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Trying to block websites is dumb.

March 13, 2010

The Orwellian “Digital Economy Bill”  continues through the Lords and piles more bad law on top of the original bad law. It’s latest dumb wheeze is to have ISPs block sites that allegedly are breaching copyright.

Why is  this dumb?

It will be used to stifle free speech. That is not dumb, that is “just” undemocratic, something you would expect in a totalitarian regime rather than one claiming to be a free democracy. So a good reason to oppose it but not in itself dumb, evil would be more correct.

It is dumb because it won’t stop copyright infringement. It won’t even slow it down.

Why?
Well in other news thanks to this free democracy’s libel laws as pointed out in the Guardian today if you are in Britain you can no longer access the National Enquirer website. The National Enquirer is so concerned about the libel laws in this country they are blocking access from the U.K. Other US more prestigious  publications like the New York Times  are threatening to follow suit. This is another reason you should  support the campaign for libel reform and sign the petition.

So how effective is the National Enquirer’s block?

For the technically savy, which includes any child trying to get round their schools firewall,  not at all. There are hundreds of proxy servers out there that you can use to anonymise your access to sites and get around these restrictions.  Whether the National Enquirer’s attempts make if safe from UK Libel laws I don’t know but I would be surprised if it protects them from the accusation even if later they go on to successfully defend it, the cost of the defence will still leave them out of pocket.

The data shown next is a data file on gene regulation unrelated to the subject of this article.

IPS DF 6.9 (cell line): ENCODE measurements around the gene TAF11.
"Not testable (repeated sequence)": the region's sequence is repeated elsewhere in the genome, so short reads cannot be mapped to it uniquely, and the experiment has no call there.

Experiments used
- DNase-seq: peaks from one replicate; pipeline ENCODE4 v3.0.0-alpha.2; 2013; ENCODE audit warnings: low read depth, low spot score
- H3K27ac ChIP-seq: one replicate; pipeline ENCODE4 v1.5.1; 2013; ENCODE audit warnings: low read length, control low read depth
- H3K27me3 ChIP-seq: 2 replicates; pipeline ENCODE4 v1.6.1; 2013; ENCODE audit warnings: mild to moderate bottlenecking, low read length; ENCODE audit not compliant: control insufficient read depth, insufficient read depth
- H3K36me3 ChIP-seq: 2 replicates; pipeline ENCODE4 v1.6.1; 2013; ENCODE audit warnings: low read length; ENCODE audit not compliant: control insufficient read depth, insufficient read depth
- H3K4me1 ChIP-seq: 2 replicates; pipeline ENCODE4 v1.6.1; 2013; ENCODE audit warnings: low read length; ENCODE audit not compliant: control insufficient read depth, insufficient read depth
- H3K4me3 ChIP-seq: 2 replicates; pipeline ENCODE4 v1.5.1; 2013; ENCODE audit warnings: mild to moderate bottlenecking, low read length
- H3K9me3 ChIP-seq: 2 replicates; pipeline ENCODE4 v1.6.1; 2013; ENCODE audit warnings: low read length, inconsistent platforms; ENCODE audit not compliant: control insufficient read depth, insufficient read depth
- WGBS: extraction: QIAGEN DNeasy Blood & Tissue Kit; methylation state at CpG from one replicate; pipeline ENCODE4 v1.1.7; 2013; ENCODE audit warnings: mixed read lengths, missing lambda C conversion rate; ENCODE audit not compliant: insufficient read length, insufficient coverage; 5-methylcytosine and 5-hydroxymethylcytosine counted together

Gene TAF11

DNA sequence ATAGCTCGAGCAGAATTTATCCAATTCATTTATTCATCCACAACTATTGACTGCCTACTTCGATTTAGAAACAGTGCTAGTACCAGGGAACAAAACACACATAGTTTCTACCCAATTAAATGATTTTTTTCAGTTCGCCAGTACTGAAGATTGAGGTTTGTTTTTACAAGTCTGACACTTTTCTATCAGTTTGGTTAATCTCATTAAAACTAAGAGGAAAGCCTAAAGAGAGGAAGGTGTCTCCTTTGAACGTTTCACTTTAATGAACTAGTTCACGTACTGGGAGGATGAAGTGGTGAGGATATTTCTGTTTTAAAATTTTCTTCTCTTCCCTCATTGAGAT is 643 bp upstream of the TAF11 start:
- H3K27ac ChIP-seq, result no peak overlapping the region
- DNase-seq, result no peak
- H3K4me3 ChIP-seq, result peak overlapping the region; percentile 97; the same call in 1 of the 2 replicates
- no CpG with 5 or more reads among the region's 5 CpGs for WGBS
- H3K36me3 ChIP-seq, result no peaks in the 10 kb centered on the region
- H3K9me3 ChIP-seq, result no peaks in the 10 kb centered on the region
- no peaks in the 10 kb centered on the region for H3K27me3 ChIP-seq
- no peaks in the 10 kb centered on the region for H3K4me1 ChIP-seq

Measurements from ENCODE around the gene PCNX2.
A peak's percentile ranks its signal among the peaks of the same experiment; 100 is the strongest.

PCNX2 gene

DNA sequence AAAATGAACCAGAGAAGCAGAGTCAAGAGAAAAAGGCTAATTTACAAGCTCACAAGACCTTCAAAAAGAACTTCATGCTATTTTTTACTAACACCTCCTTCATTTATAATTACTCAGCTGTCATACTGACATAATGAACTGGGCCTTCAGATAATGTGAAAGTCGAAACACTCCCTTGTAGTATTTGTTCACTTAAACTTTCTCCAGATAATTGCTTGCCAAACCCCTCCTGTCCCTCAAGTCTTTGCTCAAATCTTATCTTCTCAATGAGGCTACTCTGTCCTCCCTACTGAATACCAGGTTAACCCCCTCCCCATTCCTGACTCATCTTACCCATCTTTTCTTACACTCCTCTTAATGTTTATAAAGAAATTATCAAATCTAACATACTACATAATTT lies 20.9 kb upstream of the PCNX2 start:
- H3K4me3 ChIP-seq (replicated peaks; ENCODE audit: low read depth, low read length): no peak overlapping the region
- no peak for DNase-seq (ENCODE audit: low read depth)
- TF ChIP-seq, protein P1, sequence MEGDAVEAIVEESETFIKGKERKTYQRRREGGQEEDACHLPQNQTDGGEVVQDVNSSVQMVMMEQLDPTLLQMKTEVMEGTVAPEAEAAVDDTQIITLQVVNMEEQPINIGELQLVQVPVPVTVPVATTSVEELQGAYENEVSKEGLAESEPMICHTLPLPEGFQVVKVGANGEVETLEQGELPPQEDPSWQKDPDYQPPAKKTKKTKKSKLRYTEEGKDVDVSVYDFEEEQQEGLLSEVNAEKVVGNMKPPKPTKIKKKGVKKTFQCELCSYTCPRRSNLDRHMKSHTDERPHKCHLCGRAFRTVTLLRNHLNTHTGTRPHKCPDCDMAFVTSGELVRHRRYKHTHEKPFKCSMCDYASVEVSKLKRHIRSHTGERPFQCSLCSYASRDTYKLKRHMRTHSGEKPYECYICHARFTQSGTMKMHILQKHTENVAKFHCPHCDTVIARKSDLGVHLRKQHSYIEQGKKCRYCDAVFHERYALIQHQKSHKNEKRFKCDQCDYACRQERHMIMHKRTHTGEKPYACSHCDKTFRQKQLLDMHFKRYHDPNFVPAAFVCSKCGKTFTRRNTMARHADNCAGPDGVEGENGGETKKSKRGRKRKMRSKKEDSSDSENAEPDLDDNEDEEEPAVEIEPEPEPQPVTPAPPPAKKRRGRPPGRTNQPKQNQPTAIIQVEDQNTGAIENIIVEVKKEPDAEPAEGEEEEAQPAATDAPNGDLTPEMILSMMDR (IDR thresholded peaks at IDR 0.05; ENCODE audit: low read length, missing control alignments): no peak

So to be effective the Digital Economy Bill’s the ISP’s will have to block all the proxy servers on the internet or have them join in on the censorship.

Once they have blocked them they then have to block or regulate every site offering a Virtual Private Network service, google translate and other translation websites and I won’t even mention The Onion Router.

The casualties of this Legislation already include public wifi hotspots, customers who don’t use a secure wifi connection (which from where I sit seems to include every BT home hub in the country, all the I have ever seen listed on a wifi scan use WEP security which is trivial to crack, which will leave the wifi owner accused of copyright theft when in practice is could be anyone).

None of this will achieve the goal of reducing copyright infringement or in anyway help the digital economy or for that matter the analogue economy.

Everyone should oppose this bill. Write to your MP.

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From → Politics

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